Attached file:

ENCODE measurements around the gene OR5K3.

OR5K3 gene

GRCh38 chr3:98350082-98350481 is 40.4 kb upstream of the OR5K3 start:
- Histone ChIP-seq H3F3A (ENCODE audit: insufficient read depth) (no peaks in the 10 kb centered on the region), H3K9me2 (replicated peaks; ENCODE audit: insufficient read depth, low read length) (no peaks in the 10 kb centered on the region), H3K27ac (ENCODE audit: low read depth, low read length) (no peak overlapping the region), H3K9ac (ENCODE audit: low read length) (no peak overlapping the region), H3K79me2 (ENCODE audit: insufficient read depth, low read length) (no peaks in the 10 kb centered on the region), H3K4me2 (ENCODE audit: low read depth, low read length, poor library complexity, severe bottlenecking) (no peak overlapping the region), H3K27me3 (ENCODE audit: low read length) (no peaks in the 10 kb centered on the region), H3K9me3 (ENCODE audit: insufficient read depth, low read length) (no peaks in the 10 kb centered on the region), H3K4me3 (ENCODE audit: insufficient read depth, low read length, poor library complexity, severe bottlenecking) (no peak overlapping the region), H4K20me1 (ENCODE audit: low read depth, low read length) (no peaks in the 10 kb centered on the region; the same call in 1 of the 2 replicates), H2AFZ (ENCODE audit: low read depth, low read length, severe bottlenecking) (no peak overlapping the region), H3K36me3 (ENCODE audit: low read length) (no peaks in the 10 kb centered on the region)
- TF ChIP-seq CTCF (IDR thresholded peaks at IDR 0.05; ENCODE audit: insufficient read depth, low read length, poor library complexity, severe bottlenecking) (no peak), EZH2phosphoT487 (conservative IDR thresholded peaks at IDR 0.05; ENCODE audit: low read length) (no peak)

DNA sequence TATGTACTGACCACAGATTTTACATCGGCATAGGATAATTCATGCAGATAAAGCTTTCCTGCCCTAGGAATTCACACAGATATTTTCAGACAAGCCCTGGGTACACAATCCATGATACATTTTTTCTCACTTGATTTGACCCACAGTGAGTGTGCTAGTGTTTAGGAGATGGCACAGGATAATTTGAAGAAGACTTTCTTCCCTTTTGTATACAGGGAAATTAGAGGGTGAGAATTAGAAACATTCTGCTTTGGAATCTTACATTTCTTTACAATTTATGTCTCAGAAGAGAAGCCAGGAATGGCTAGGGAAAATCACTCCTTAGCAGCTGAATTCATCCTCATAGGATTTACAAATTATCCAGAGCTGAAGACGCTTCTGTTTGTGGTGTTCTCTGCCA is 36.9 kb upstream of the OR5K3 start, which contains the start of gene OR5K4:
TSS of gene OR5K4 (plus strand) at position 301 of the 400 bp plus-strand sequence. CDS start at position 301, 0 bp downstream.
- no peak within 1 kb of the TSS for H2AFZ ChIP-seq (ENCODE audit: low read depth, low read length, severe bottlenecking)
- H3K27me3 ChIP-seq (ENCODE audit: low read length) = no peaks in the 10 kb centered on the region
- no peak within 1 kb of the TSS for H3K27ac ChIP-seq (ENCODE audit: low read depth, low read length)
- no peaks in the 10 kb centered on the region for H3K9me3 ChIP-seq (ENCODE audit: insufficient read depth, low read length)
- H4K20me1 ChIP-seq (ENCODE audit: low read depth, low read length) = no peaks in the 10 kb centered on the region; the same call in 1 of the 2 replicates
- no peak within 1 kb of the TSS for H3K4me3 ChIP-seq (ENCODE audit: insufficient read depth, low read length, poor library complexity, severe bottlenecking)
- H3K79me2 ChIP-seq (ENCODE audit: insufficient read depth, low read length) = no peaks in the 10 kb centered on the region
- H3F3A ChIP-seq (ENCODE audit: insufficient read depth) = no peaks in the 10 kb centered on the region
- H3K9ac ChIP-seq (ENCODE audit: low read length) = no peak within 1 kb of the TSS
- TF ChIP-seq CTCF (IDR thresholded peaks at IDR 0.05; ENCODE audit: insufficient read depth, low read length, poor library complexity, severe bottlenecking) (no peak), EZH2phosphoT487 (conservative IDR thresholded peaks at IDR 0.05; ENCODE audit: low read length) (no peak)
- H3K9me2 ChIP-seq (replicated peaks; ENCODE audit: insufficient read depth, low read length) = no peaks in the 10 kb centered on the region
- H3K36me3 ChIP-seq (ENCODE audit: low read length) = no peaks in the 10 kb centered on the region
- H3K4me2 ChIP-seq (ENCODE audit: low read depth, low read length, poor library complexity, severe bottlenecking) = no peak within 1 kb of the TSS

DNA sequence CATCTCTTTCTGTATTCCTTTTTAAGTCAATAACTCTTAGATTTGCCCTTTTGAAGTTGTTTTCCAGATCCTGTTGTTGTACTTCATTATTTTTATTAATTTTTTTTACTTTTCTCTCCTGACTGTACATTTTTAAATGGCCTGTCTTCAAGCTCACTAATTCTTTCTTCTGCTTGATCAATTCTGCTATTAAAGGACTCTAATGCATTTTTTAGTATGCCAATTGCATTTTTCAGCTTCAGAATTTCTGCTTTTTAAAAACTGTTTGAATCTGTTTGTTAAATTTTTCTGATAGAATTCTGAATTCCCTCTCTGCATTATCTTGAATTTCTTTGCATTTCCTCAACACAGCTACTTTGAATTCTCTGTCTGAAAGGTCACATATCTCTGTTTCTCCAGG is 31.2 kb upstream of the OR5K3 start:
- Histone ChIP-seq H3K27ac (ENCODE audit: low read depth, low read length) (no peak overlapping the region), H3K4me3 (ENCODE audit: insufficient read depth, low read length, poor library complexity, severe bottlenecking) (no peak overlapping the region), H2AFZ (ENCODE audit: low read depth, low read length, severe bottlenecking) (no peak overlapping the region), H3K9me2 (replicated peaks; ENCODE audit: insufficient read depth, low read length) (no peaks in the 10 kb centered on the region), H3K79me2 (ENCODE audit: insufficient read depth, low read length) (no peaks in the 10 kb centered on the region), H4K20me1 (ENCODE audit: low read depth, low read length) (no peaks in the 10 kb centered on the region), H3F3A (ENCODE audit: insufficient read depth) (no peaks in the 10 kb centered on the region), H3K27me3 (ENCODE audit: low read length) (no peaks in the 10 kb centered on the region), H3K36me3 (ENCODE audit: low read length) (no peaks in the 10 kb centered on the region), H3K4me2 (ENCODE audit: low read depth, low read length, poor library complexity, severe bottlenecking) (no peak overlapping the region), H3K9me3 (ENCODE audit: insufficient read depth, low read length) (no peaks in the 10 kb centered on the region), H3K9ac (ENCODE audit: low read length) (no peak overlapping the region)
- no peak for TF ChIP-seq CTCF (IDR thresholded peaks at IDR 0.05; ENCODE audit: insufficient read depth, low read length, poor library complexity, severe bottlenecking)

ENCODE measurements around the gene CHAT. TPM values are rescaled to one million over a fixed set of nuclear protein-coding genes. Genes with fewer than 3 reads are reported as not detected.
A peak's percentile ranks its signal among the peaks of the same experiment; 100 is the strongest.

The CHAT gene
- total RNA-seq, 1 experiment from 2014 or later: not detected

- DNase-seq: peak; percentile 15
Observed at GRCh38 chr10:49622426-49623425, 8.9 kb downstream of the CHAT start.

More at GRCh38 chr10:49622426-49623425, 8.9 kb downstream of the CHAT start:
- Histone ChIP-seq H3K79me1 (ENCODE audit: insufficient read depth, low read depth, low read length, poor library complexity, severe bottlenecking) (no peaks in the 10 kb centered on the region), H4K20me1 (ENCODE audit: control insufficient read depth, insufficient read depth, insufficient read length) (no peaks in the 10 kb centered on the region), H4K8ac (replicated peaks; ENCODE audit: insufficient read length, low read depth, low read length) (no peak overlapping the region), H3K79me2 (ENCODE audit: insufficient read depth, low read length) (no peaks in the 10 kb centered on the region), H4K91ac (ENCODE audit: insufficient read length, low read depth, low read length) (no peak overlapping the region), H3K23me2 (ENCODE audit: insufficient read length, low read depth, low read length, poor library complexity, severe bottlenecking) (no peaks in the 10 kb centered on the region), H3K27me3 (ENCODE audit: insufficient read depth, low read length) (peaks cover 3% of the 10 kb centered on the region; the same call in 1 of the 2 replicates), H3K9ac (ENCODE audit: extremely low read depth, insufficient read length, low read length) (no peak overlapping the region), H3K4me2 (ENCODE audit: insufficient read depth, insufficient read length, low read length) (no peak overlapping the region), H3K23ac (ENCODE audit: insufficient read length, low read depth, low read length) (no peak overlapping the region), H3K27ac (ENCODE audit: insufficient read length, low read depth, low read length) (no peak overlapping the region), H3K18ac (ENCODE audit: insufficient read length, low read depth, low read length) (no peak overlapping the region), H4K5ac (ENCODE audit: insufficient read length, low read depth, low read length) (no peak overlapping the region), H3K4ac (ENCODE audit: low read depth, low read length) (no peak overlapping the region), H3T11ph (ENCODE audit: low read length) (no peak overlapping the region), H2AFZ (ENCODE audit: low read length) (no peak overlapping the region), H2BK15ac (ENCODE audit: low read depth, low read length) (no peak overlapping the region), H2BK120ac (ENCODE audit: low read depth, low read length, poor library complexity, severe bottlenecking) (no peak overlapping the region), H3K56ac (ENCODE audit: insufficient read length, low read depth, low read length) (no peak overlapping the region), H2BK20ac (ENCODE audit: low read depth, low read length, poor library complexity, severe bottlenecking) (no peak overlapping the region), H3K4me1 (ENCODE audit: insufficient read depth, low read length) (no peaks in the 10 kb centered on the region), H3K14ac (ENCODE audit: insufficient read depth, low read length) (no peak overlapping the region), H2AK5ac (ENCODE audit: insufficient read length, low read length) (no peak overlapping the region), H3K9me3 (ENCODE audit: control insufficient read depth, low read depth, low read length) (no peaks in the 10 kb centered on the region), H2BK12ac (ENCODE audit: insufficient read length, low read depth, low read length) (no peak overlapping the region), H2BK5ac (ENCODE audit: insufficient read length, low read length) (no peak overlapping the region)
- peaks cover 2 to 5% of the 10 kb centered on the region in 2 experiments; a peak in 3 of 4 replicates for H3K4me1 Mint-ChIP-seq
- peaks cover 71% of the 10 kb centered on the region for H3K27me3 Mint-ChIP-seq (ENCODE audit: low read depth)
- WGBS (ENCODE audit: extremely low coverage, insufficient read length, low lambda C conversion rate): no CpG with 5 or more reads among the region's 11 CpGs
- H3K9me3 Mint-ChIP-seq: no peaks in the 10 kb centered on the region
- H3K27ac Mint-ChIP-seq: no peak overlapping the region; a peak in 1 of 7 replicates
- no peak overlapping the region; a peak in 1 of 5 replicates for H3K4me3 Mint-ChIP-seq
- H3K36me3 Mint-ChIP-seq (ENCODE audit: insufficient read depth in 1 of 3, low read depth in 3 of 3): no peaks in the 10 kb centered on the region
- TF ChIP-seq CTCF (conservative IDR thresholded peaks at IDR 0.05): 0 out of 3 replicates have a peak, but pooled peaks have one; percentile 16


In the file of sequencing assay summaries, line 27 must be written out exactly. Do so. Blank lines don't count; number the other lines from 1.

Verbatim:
- total RNA-seq, 1 experiment from 2014 or later: not detected